All that could contribute to the sense that ordinary people can’t get ahead — precisely what Biden had hoped to change. Then Republican populists — whose actual policy agenda will only exacerbate inequality — will come to the voters and say, “See? These Democrats never did anything for you.”

But that’s only one possible future. Here’s the other potential scenario:

A variety of factors may make this year the exception rather than the rule when it comes to midterm elections. It’s possible that the pandemic will recede significantly as we pass the omicron wave, leading to the kind of widespread optimism we felt for that brief, glorious moment last summer. Inflation could ease while strong job growth continues, allowing Biden to make a case that he’s managing the economy well.

Meanwhile, the Supreme Court is likely to overturn Roe v. Wade, probably by the summer — a disaster for American women, with the potential result of Democratic voters being more motivated to get to the polls. Republicans may nominate so many deranged Trumpists and enemies of democracy to seek one office after another that the electorate recoils from them.

Which could, if Democrats are really lucky, mean they hold the House and add a couple of seats to their majority in the Senate. Should that happen, they could finally nix the filibuster and pass some of those bills that might give Americans at least some measure of the kind of economic security they now lack.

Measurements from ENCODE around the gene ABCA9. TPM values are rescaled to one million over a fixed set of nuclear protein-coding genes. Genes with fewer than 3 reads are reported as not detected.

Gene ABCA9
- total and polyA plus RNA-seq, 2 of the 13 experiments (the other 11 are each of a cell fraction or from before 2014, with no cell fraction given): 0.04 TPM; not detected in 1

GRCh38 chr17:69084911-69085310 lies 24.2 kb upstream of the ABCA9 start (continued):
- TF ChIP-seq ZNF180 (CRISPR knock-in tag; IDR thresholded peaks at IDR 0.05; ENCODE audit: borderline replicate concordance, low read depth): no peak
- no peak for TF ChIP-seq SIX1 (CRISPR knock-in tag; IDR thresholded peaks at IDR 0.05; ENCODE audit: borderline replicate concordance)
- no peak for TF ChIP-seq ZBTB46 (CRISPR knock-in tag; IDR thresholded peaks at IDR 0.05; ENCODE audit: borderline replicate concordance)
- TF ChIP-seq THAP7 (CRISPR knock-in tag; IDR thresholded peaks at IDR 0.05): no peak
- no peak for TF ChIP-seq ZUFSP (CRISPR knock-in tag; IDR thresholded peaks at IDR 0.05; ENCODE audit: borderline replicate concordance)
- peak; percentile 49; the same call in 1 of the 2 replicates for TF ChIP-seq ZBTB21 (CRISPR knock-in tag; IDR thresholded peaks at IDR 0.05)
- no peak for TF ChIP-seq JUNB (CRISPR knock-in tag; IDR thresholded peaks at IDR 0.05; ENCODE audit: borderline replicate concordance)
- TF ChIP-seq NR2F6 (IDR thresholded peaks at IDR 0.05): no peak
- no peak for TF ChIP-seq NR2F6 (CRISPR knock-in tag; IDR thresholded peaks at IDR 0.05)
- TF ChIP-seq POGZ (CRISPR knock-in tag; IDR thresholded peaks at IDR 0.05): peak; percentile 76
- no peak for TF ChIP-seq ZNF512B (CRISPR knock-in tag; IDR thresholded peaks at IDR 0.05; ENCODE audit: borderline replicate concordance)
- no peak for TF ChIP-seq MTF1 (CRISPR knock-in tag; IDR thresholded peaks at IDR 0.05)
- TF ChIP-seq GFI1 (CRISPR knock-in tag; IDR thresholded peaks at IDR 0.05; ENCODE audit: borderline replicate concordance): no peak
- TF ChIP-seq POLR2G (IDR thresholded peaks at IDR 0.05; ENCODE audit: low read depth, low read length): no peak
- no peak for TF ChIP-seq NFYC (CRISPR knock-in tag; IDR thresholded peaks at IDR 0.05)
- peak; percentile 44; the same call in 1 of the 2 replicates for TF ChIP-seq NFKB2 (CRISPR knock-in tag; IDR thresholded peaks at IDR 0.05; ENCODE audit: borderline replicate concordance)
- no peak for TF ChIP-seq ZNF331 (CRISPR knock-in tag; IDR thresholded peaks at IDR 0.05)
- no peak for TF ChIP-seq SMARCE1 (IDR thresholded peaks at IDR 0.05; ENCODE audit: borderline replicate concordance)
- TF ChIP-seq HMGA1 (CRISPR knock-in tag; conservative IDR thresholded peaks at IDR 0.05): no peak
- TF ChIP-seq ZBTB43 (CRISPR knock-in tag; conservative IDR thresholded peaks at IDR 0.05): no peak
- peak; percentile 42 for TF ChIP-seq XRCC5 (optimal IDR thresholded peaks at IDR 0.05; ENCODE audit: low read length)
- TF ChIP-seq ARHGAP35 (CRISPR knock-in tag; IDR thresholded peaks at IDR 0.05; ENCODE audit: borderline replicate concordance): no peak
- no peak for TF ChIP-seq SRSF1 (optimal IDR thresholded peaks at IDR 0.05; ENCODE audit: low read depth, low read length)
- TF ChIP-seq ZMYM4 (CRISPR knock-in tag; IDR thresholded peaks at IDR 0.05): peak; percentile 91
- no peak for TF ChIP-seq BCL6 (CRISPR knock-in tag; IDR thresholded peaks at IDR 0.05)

Either scenario is possible. And which one comes to pass will determine what life looks like for many years to come.

Adblock test (Why?)



Source link

Politics

It's all about the stats: What politics and baseball have in common – CBC.ca

Published

 on


In his final column as host of The House, Chris Hall talks with three political strategists to examine the intersection between two of his favourite subjects: politics and baseball.

There’s a saying that life imitates art. But for my money, there’s another comparison that’s equally true. Politics imitates baseball.

Here’s the pitch.

Politics and baseball are filled with tradition. There are a lot of rules; some are written, and some really just time-honoured traditions. 

Today, both are becoming more reliant on modern-day metrics — data and statistics — to attract new supporters, and to win.

In baseball, those stats help managers decide when to deploy the infield shift, or put an extra person in the outfield to prevent the best hitters from getting on base.

In politics, the numbers tell campaign managers which ridings to visit and which campaign promise to promote. They know how many swing votes are available in each voting district. Parties keep data banks that tell them which address is home to a supporter, and which is home to a voter who might be convinced to join their side.

So it’s not surprising that many politicians and their strategists are also baseball fans. 

The House’s politics (and baseball) panel, left to right: Anne McGrath, national director for the NDP, Jason Lietaer, president of Enterprise Canada and the former Conservative strategist; and Zita Astravas, former Liberal spokesperson and current chief of staff to Bill Blair. (Submitted by Jason Lietaer and Zita Astravas, Fred Chartrand/Canadian Press)